Yet another bit of flotsam washed ashore, this one from the mid-to-late 1980s I’m guessing. Another part of the same note has a file system diagram that, in part based on the “DOS” directory, confirms the era.
Back then I participated a lot in two online groups: Star Trek and Feminism. (Both were topics of avid interest to me!) This note seems to address a topic that sometimes arose as party line in the latter group, but which I thought missed the point.
It’s about examining versus ignoring differences…
There is, or at least was back then, sometimes the thought that differences between gender (or disability or race) don’t mean anything and should be minimized or ignored. The (entirely well-meaning) idea is that what matters is the person.
But completely ignoring things is rarely a good idea, and differences, whether real or perceived, do matter to people, do shape people. If we completely ignore them, we lose control of that shaping.
It is possible (and I think desirable) to accept a person as a person while also acknowledging (even celebrating) their differences.
I have found that most people enjoy telling you who they are, like sharing what makes them different.
Inclusion is vitally important (and good — hybrids are usually superior), but that doesn’t mean we’re all identical.
I get that fear of differences being used for attack leads to wanting to ignore them, but those who would attack you will generally do so using whatever tools they can lay their hands on.
If not your gender, race, or disability, it’ll be something else. Haters hate.
[And, yes, dear reader, ranters rant. It’s what we do, but (at least in my case) it comes from love, not hate. Like a stern father, I want you all to be better so that the quality of your lives is better. (And, incidentally, so would be mine, so there is some self-interest involved.)]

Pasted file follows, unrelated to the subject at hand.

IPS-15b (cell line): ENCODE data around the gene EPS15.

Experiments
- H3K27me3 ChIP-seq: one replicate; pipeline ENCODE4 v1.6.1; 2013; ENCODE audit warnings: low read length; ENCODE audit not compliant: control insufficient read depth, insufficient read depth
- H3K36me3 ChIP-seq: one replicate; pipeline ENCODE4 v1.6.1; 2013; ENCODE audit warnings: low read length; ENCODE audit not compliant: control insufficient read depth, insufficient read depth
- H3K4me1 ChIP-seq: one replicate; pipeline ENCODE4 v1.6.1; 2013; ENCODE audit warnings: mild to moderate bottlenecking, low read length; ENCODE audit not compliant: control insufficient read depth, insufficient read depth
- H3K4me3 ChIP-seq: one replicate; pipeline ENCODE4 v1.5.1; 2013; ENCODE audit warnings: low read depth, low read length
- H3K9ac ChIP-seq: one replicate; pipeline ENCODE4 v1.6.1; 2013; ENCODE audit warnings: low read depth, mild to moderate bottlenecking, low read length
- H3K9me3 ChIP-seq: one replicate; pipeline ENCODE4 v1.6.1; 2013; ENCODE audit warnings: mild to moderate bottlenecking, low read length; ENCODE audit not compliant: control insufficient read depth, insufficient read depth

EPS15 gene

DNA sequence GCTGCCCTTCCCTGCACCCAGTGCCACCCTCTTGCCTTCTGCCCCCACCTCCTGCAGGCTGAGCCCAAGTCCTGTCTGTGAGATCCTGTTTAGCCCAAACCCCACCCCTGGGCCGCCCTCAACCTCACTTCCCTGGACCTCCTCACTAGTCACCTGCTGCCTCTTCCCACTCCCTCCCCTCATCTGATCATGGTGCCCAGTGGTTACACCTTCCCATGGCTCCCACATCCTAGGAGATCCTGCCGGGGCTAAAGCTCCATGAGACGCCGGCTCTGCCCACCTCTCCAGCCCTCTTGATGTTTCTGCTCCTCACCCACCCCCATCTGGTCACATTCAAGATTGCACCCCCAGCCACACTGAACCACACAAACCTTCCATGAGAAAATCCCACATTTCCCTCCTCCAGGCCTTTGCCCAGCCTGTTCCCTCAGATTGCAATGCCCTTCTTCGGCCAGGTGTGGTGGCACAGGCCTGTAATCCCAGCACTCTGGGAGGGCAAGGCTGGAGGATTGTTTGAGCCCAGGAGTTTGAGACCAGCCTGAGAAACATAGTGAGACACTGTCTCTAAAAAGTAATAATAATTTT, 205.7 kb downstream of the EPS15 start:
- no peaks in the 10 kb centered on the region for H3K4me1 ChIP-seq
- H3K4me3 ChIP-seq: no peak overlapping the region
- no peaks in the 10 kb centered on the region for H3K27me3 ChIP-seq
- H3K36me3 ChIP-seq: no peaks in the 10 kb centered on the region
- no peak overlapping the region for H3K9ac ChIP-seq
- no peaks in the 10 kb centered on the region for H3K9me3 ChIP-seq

Anyway, I’ve now written far more than the note deserves. I just intended to document it and move on (but Prolix is my middle name). Here it is:
Response to: Examining differences leads to oppression
Do you think “we” oppressed you just because you are different? No, it was because you were different and mysterious — unknown.
But isn’t it also often true that we lose our fear when we understand something? Flying, electricity, mathematics,… women?
Only by really opening up and talking, only by looking closely at each other can we overcome our mutual fears and see each other as members of the same family.
At least, IMO.
Again, not saying this is great prose, great thinking, or great anything. Just a note that’s been around forever and, unlike most of them, one I want to record. Really almost a “for the record” about celebrating (and discussing) differences rather than fearing or ignoring them.
As a final thought, one conundrum here involves the tension between embracing one’s gender or race versus being “just a person.” It’s a choice anyone who (in the Western world) isn’t both white and male has to make.
Does one embrace being female or black or Hispanic and celebrate that as a big part of their identity, or does one seek to minimize those differences and be perceived more as another part of the social collective?
Tough call, and I’m not sure I’m qualified to say much about it.
So I won’t.